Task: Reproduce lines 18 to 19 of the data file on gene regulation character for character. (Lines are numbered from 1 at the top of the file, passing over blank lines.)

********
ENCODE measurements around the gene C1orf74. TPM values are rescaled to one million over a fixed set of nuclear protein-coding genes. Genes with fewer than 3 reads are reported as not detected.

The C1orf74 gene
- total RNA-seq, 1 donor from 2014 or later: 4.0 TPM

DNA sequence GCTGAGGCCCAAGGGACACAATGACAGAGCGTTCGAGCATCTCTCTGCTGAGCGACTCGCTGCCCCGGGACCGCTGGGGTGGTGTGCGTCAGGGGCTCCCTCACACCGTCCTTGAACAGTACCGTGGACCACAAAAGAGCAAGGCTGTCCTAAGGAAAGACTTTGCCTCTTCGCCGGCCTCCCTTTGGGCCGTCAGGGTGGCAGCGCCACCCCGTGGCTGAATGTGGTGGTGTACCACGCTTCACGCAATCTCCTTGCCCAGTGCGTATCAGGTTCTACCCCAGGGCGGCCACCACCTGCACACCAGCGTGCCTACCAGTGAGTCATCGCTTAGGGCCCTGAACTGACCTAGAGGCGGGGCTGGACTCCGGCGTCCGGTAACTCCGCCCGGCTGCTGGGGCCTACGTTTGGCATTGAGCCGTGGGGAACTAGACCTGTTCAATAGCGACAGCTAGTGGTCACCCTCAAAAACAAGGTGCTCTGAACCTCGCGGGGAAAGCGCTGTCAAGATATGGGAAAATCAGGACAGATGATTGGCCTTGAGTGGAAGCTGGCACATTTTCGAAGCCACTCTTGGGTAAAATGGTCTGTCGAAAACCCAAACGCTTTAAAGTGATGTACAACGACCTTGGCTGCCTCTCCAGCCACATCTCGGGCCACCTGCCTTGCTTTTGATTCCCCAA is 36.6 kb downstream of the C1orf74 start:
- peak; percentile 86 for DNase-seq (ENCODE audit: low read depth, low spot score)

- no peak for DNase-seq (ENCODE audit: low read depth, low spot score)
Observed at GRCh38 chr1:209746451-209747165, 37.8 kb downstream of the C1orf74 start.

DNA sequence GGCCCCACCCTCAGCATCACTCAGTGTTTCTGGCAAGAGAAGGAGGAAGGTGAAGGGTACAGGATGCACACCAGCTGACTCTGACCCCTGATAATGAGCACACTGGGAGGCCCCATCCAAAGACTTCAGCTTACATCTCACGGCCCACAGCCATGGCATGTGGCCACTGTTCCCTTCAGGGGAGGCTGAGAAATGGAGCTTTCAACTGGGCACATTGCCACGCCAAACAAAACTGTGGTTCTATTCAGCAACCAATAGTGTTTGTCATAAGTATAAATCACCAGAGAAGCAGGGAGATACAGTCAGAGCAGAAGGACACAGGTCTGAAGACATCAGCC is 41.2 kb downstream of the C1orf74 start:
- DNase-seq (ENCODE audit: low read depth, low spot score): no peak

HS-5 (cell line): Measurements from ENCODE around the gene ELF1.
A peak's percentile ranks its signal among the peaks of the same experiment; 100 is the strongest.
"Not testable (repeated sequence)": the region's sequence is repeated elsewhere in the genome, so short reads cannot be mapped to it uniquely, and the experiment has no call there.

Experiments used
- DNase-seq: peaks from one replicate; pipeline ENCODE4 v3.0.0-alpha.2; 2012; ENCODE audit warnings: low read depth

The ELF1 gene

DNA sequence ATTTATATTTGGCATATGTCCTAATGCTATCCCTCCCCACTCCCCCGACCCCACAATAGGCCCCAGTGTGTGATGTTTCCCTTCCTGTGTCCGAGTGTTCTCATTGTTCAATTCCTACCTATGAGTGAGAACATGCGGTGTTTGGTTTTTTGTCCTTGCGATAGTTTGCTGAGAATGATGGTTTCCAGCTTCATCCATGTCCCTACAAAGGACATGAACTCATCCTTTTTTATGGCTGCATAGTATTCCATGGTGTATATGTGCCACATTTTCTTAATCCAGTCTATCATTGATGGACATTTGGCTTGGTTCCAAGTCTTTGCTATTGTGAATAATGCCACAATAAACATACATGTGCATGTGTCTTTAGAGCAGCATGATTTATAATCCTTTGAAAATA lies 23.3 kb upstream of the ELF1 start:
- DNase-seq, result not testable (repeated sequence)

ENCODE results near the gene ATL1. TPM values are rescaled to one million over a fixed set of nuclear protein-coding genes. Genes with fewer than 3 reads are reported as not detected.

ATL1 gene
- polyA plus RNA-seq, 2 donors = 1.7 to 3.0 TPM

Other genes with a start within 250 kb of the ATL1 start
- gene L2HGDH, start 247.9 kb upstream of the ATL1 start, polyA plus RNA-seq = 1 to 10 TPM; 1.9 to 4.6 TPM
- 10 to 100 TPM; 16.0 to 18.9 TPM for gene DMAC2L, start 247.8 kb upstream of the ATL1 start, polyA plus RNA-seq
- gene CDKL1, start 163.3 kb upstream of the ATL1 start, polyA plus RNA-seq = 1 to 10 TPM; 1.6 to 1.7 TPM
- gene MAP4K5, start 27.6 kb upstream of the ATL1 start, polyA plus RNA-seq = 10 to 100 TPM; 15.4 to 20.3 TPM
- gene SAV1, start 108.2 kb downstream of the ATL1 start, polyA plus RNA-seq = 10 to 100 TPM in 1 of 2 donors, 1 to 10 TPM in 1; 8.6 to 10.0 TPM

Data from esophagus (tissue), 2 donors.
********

ENCODE results near the gene ATL1. TPM values are rescaled to one million over a fixed set of nuclear protein-coding genes. Genes with fewer than 3 reads are reported as not detected.

ATL1 gene